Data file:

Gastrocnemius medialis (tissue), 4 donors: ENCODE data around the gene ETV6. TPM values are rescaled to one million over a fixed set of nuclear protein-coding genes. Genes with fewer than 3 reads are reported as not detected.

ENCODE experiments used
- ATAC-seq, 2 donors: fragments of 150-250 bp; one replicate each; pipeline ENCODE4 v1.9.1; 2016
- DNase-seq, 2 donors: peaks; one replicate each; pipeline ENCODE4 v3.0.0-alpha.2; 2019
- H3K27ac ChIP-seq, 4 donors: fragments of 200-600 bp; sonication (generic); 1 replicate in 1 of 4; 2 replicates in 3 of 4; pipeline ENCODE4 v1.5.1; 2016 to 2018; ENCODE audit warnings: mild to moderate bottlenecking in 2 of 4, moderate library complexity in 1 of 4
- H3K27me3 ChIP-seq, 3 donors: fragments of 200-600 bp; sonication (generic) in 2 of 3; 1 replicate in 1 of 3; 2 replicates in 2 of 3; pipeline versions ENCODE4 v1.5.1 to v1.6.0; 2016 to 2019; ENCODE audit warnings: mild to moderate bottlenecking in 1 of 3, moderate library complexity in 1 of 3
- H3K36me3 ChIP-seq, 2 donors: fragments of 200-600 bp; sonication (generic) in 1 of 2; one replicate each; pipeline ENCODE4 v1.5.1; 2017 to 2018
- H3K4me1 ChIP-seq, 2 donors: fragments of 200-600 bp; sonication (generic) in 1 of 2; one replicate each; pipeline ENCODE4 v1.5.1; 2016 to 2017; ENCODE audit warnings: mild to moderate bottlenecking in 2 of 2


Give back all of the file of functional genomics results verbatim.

Gastrocnemius medialis (tissue), 4 donors: ENCODE data around the gene ETV6. TPM values are rescaled to one million over a fixed set of nuclear protein-coding genes. Genes with fewer than 3 reads are reported as not detected.

ENCODE experiments used
- ATAC-seq, 2 donors: fragments of 150-250 bp; one replicate each; pipeline ENCODE4 v1.9.1; 2016
- DNase-seq, 2 donors: peaks; one replicate each; pipeline ENCODE4 v3.0.0-alpha.2; 2019
- H3K27ac ChIP-seq, 4 donors: fragments of 200-600 bp; sonication (generic); 1 replicate in 1 of 4; 2 replicates in 3 of 4; pipeline ENCODE4 v1.5.1; 2016 to 2018; ENCODE audit warnings: mild to moderate bottlenecking in 2 of 4, moderate library complexity in 1 of 4
- H3K27me3 ChIP-seq, 3 donors: fragments of 200-600 bp; sonication (generic) in 2 of 3; 1 replicate in 1 of 3; 2 replicates in 2 of 3; pipeline versions ENCODE4 v1.5.1 to v1.6.0; 2016 to 2019; ENCODE audit warnings: mild to moderate bottlenecking in 1 of 3, moderate library complexity in 1 of 3
- H3K36me3 ChIP-seq, 2 donors: fragments of 200-600 bp; sonication (generic) in 1 of 2; one replicate each; pipeline ENCODE4 v1.5.1; 2017 to 2018
- H3K4me1 ChIP-seq, 2 donors: fragments of 200-600 bp; sonication (generic) in 1 of 2; one replicate each; pipeline ENCODE4 v1.5.1; 2016 to 2017; ENCODE audit warnings: mild to moderate bottlenecking in 2 of 2